Thank you to event sponsor Mount Pleasant Business Improvement Association and community sponsors Charles and Lucile Flavelle, and BC Golf House Society. Thank you also for in-kind donations from All India Sweets and Restaurant, Cartems Donuterie, Choices Markets, COBS Bread and Starbucks Reserve.
Territorial Welcome with Alec Guerin, Self-Governance Community Coordinator, Musqueam First Nation
Heritage Consultant Donald Luxton on the conservation and history of Vancouver bridges
Historian Rob Howatson on the history of South Vancouver including the legacy of Loretta Lynn
BC Heritage Fairs Alumni Coordinator and Grade 9 student Leona Lam
Families of the pre-WWII Celtic Cannery Japanese Canadian community, and current resident
Jan Tollefsen from Heritage Hall, Erika and Kate Gerson
Asian Canadian Asian Migration Studies UBC & INSTRCC (Initiative for Student Teaching and Research in Chinese Canadian Studies at UBC), African Descent Festival Society, BC Golf House Society, BC Heritage Fairs Society, BC Labour History Society, BC Sports Hall of Fame, Celtic Cannery and Shipyards Communities, Chinese Canadian Historical Society of BC, City of Vancouver Archives, Don Luxton (Heritage Bridges), Dr. Sun-Yat Sen Classical Chinese Garden, False Creek Watershed Society, Friends of the Vancouver City Archives, Gerson Family (Unitarian Church), Heather Heritage Society & VGH School of Nursing Alumnae Association, Heritage Hall Preservation Society, Jason Vanderhill (Future History Endeavors), Jewish Museum and Archives of BC, John Oliver Legacy Society, Kits Neighbourhood House, Loretta Lynn Chicken Coop & South Vancouver History (Rob Howatson), MAU Collective (Nellie Yip Quong), Mount Pleasant Heritage Group, Nikkei National Museum and Archives, Punjabi Market Renegeration Society,Stanley Park Rock Garden, Talking Stick Festival, United Players of Vancouver, Vancouver Historical Society.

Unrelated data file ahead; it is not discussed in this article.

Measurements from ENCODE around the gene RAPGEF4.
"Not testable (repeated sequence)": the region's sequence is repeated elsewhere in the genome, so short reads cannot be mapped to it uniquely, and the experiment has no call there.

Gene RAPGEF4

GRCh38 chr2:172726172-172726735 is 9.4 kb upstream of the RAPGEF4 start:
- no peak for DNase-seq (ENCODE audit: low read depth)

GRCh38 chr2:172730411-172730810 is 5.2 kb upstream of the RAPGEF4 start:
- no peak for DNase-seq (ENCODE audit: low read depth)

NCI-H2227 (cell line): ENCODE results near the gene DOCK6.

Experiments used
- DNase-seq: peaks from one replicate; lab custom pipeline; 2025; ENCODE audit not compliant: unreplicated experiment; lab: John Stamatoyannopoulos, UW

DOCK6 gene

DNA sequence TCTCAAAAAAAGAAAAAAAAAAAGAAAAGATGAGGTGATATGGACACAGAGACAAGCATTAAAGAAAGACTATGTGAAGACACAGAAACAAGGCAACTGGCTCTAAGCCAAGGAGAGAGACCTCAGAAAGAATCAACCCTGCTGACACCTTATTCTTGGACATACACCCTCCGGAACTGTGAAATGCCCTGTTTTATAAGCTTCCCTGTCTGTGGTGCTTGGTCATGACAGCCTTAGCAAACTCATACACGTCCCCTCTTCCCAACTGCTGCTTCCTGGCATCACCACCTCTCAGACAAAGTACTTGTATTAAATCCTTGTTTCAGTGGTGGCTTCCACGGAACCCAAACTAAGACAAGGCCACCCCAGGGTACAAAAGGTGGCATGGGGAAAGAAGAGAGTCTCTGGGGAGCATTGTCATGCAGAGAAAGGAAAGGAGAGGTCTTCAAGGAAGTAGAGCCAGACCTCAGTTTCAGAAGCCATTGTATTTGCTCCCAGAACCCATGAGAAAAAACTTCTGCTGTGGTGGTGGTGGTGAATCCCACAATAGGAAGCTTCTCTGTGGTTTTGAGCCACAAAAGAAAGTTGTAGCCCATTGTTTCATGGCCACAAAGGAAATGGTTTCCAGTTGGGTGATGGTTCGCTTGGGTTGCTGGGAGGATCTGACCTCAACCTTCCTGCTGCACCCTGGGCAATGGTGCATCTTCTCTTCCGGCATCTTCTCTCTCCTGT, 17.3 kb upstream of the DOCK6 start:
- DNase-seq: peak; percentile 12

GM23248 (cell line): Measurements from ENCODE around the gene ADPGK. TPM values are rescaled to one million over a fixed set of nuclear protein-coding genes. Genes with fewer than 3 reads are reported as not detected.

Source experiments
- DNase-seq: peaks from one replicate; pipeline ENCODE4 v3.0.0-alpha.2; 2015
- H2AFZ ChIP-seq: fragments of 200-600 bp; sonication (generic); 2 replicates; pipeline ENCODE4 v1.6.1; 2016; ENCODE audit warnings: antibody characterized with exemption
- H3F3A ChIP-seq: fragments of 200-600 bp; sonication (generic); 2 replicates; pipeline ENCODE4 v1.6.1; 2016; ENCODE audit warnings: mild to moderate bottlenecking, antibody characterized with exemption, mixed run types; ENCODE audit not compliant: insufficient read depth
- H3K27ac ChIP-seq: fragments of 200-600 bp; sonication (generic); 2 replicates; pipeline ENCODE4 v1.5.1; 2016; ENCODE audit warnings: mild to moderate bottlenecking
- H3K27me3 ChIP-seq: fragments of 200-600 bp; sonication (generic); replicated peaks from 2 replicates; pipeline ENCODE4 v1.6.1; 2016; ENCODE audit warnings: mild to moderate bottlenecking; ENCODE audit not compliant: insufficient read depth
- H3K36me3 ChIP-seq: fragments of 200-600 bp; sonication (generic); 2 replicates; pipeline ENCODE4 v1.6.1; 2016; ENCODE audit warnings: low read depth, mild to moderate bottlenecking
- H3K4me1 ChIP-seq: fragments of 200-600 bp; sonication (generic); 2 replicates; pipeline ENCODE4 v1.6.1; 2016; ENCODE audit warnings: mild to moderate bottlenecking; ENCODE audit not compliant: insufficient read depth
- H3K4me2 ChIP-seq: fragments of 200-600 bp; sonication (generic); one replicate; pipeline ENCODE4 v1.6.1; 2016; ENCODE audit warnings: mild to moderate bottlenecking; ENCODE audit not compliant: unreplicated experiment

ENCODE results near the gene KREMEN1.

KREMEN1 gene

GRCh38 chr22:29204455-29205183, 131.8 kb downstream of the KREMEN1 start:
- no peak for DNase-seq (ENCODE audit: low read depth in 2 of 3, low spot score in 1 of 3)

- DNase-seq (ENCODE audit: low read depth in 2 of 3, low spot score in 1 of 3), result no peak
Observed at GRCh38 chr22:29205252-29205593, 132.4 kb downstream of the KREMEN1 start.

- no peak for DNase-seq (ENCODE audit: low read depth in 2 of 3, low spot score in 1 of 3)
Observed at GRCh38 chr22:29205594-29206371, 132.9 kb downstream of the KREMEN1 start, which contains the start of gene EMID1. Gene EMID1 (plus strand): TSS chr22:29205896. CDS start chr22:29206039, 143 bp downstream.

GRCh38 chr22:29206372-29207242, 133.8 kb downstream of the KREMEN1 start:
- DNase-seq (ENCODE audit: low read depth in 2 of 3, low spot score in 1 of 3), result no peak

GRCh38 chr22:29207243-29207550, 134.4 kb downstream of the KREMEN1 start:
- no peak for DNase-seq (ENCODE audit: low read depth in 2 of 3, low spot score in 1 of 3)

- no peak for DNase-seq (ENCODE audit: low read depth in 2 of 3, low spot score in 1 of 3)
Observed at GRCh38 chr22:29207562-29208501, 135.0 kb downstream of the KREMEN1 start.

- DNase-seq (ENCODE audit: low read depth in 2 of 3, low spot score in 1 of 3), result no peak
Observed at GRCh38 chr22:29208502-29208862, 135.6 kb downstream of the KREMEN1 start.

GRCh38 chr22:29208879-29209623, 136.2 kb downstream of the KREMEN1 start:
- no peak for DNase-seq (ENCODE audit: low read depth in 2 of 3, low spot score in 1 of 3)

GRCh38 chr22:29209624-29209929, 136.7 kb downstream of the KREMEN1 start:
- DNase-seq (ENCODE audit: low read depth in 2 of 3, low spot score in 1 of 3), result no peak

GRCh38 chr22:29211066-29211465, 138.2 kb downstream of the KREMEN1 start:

Friday, February 21st
St. Andrew’s-Wesley United Church, 1018 Nelson St
St. Andrew’s-Wesley is a historic landmark church in downtown Vancouver, designed and constructed 1930-33. It is currently undergoing a full seismic upgrade and heritage restoration during a two-year closure. During Heritage Week, we offered a special opportunity to tour inside the church and see the work in progress with project consultants, Donald Luxton FRAIC CAHP and Michael MacLean BSc, P.Eng., LEED AP O+M, CCCA.
Thank you to St. Andrew’s-Wesley United Church, Mike Maclean and Julia Halipchuck of RJC Engineers, Donald Luxton and Heatherbrae Builders.
Sunday, February 23rd
Early Mount Pleasant saw residential development spurred on by the opening of the streetcar line up Main Street and west along Broadway, while industry was attracted to the shoreline of False Creek which brought sawmills and shipyards. Up the hill, the neighbourhood’s numerous creeks helped spur on smaller operations including an emerging brewing industry. Today much of that early legacy of development can be found with these former industrial sites adapted to new uses. Historian John Atkin explored the challenges and benefits of adaptive reuse with examples found in this historic neighbourhood.